One quarter of families worry about feeding children, charity finds

ireland
One Quarter Of Families Worry About Feeding Children, Charity Finds One Quarter Of Families Worry About Feeding Children, Charity Finds
New research launched today found that 25 per cent of parents often worry about not being able to provide food for their children and nearly three in 10 people in Ireland have witnessed child food poverty first-hand.
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James Cox

New research launched today found that 25 per cent of parents often worry about not being able to provide food for their children and nearly three in 10 people in Ireland have witnessed child food poverty first-hand.

The research was launched by national children’s charity Barnardos and leading grocery retailer Aldi Ireland. The research comes as the charity hosts a forum on child food poverty today

The new research, conducted by Amárach Research on behalf of Barnardos and Aldi Ireland, explores both the prevalence and impact of food poverty in Ireland on vulnerable children and families. The study found that 9 per cent of parents feel “close” to food poverty.

Families are particularly affected by this issue, with 10 per cent of parents and those looking after children skipping meals in an average week in order to feed the children in their care, increasing to almost 30 per cent when including those who report doing so “occasionally”.

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Nineteen per cent of those looking after children said they have skipped meals themselves or reduced portion size, so their family and children have enough to eat, increasing to 40 per cent of those not working.

The harsh impact of food poverty on families and children was evident in the study’s findings. Fifty-one per cent of parents stated they have in the past cut down spending in other areas such as household and medical bills, loan repayments, and transport to afford food. This rose to nearly two-thirds (62 per cent) among those not working, including homemakers.

The emotional impact this experience has on parents is significant with one quarter (25 per cent) often worried about not being able to provide food for children in their care, again increasing to 34 per cent of those not working.

Of the one quarter who worry, the biggest impact on their concerns about providing food was rising costs and pressure on household finances (81 per cent of parents who worry).

'Stressed'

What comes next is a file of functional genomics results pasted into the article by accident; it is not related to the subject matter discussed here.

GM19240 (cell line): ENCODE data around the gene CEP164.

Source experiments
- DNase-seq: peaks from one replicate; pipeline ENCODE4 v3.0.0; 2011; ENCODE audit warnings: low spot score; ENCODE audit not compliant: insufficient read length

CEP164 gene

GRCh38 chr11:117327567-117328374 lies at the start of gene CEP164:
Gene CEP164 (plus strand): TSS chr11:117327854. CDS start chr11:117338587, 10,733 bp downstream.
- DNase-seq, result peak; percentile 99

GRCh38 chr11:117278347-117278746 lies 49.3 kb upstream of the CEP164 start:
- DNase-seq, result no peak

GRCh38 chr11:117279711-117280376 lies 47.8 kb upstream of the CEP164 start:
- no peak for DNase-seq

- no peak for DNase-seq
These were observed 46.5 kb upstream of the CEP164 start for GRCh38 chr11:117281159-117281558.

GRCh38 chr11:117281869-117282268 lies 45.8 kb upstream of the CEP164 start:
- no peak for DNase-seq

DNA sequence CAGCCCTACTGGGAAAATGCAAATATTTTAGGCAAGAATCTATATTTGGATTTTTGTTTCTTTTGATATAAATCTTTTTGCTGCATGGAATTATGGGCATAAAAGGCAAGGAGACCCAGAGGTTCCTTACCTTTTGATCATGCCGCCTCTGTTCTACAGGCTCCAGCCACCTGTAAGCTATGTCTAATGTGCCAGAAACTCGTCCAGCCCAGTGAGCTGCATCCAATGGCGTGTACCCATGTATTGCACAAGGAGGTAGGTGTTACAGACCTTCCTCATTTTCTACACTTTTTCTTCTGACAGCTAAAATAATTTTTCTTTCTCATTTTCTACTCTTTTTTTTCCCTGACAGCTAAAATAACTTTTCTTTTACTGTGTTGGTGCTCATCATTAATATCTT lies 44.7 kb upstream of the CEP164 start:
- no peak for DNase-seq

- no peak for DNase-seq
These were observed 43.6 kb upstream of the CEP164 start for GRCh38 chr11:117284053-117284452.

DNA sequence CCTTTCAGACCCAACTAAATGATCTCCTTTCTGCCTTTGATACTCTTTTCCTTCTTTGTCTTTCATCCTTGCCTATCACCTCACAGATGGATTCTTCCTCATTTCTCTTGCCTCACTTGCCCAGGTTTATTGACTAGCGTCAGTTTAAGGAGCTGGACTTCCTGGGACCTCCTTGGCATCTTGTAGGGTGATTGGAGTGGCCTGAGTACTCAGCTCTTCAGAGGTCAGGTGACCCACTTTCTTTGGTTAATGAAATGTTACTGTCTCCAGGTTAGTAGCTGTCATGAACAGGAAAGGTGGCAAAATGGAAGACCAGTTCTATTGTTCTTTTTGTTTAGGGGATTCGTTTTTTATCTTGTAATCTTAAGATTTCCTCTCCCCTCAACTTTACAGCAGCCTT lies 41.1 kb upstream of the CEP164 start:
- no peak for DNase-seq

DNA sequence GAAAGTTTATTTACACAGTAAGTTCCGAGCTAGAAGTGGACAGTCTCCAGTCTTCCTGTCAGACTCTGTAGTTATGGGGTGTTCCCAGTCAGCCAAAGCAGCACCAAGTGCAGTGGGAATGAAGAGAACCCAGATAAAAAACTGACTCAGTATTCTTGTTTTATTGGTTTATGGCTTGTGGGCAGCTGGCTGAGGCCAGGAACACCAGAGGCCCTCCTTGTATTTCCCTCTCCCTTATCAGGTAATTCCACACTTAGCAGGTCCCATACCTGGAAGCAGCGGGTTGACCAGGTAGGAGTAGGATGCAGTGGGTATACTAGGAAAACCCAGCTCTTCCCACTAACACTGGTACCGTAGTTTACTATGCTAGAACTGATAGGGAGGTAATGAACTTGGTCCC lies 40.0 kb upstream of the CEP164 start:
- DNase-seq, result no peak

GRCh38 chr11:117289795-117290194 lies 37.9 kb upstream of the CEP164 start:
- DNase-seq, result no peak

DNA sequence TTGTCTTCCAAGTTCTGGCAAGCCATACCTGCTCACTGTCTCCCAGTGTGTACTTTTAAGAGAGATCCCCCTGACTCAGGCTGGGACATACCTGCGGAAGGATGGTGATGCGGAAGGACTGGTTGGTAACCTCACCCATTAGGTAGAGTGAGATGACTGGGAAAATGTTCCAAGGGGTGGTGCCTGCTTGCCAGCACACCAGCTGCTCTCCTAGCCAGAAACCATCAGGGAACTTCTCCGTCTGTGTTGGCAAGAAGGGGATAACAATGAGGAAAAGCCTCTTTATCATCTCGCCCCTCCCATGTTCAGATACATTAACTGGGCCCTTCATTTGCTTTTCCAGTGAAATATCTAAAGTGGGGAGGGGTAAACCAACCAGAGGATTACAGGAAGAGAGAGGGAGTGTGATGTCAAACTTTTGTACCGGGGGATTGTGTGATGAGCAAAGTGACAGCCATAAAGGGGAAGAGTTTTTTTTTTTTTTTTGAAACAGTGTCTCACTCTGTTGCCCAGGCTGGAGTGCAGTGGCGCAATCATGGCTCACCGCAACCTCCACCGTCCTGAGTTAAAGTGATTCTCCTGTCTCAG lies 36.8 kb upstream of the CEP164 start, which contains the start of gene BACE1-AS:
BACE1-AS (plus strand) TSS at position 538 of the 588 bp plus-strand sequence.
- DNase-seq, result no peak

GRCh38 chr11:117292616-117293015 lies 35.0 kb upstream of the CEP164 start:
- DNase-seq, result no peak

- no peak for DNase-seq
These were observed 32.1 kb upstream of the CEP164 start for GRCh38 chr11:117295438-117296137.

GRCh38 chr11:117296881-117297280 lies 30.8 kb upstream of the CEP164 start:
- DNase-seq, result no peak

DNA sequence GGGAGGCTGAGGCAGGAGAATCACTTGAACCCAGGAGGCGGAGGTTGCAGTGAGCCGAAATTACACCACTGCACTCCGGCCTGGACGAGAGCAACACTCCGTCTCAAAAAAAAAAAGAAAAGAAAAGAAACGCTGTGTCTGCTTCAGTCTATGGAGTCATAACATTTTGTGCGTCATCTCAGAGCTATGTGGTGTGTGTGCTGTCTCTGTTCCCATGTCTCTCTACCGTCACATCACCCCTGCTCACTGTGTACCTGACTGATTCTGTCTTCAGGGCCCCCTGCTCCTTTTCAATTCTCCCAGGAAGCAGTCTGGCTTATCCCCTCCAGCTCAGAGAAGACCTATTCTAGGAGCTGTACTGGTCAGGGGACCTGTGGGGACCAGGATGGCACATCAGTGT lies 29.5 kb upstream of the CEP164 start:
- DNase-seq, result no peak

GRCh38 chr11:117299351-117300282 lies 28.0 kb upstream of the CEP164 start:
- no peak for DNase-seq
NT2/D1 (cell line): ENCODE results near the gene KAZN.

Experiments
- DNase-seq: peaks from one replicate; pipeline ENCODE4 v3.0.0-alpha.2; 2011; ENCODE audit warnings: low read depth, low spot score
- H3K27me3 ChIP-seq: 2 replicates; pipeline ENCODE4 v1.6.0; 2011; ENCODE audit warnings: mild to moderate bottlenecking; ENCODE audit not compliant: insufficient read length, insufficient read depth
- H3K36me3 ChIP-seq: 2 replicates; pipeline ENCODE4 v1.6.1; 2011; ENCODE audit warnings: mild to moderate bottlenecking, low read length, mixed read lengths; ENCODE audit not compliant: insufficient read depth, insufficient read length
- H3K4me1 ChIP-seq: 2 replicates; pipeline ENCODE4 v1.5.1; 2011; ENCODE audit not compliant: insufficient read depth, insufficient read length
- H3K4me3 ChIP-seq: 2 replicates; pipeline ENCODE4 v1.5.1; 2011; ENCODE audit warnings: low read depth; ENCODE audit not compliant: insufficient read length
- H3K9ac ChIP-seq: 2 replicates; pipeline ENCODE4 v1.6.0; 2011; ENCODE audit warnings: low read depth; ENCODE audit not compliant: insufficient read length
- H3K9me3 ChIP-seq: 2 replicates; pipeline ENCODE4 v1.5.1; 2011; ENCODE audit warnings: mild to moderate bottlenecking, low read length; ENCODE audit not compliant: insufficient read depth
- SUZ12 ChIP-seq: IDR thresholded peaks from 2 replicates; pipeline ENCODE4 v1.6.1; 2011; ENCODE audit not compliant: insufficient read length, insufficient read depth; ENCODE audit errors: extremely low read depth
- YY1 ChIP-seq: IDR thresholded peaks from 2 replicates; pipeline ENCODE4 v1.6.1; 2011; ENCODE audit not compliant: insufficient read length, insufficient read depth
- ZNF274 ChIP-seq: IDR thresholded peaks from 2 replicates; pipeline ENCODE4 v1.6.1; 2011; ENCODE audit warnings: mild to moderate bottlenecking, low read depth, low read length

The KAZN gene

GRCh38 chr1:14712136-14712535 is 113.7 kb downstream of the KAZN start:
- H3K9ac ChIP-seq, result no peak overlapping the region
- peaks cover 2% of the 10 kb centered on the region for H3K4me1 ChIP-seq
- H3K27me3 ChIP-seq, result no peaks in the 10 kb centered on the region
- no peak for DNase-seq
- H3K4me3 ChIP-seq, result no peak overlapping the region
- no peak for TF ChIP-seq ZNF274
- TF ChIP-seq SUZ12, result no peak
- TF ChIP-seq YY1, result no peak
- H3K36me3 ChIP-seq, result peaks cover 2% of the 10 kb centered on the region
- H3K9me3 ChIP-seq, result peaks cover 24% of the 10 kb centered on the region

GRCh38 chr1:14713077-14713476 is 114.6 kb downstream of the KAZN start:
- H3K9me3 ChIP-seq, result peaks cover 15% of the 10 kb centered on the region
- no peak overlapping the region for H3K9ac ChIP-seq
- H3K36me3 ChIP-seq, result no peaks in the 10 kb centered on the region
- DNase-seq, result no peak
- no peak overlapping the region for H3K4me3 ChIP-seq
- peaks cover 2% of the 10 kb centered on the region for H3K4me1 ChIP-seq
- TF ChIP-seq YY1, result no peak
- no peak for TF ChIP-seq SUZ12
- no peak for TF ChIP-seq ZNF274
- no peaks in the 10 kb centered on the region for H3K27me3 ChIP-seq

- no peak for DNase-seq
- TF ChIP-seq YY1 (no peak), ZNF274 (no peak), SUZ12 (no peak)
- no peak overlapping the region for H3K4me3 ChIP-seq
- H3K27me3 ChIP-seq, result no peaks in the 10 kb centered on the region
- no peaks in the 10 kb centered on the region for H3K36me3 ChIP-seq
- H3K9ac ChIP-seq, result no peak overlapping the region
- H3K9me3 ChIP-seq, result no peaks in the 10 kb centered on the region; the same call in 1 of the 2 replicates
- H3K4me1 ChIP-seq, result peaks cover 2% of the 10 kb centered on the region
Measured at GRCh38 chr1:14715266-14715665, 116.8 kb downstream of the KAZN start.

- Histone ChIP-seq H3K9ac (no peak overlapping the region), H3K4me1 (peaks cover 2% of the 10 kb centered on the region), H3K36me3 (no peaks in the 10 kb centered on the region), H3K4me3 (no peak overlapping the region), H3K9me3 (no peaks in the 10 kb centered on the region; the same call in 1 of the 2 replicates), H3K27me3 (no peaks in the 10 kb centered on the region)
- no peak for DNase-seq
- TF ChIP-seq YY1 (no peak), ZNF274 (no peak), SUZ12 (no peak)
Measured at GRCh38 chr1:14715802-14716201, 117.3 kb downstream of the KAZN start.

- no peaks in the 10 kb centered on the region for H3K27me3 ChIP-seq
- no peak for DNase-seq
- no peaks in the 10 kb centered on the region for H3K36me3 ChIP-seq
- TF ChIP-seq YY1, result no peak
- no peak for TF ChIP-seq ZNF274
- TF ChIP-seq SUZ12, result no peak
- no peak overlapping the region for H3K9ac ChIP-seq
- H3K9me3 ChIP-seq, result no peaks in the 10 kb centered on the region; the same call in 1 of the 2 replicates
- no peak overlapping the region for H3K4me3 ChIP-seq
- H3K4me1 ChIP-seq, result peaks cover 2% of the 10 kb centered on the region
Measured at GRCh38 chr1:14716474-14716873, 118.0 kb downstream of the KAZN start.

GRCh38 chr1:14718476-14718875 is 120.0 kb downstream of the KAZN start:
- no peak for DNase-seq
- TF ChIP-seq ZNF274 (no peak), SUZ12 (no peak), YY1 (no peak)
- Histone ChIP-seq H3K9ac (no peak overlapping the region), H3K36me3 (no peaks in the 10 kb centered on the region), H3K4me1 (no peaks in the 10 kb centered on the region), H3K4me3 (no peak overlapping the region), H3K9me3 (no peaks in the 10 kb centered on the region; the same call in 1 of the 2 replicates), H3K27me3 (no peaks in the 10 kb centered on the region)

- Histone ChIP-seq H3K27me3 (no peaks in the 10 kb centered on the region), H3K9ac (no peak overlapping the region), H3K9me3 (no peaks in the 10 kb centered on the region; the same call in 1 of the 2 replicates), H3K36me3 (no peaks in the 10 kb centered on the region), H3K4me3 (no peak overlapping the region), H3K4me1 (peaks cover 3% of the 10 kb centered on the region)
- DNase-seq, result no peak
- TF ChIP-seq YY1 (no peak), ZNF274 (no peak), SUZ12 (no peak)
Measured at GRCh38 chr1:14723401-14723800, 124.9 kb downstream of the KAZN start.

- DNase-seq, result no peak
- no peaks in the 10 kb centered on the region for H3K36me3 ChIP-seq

In the study, parents who are concerned about food described themselves as feeling “stressed” (36 per cent), “worried about the future” (33 per cent), and “guilty” (30 per cent), about their current situation, among other negative emotions.

With nearly three in 10 people witnessing child food poverty first-hand, the long-lasting impact of this on children was also observed.

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Three in four (74 per cent) of those who witnessed child food poverty first-hand noticed an impact on the child’s physical development, while a similarly high number saw how it affected their social and emotional development (70 per cent). Food poverty also affected the child’s education (65 per cent) and ability to maintain relationships (44 per cent).

Pictured at the launch of new research by Barnardos Ireland and Aldi Ireland are (L-R) Suzanne Connolly, Barnardos CEO, Niall O’Connor, Aldi Ireland Group Managing Director, RJ and Ella. Photo: Maxwells

Commenting on the launch of the research, Suzanne Connolly, CEO Barnardos, said: “These research findings align with Barnardos experience of working with vulnerable children and families in communities across Ireland. We see far too many families, often one parent families, deprived of access to fundamental life essentials such as food and heat. Parents tell us of the very difficult decisions they are forced to make to keep their family fed, by either going without a meal themselves, or needing to turn off their heating in order buy food - with one respondent saying they feel like a failure.

“We know that a child who is hungry, cannot concentrate which is why food is such a key part of many of Barnardos services – from providing meals to children daily, and providing families with food parcels to take home. Access to affordable nutritious food is key to a child’s development and has a lifelong positive impact on a child. Our partnership with Aldi Ireland allows us to support families where access to food and the impact that has on a family, is a very real problem.”

Aldi established a long-term partnership with Barnardos in 2020 with the aim of raising €1 million for the children’s charity. The supermarket has raised over €450,000 for Barnardos to date through a series of exciting initiatives including the launch of its first cookbook Home, alongside the IRFU, with all profits going towards Barnardos’ Early Years and Family Support Services.

To support Barnardos’ services to vulnerable children and families in Ireland, Aldi customers can text KIDS to 50300 to donate €4 [Text costs €4. Barnardos will receive a minimum of €3.60. Service Provider: LIKECHARITY. Helpline: 01 481 9311.].

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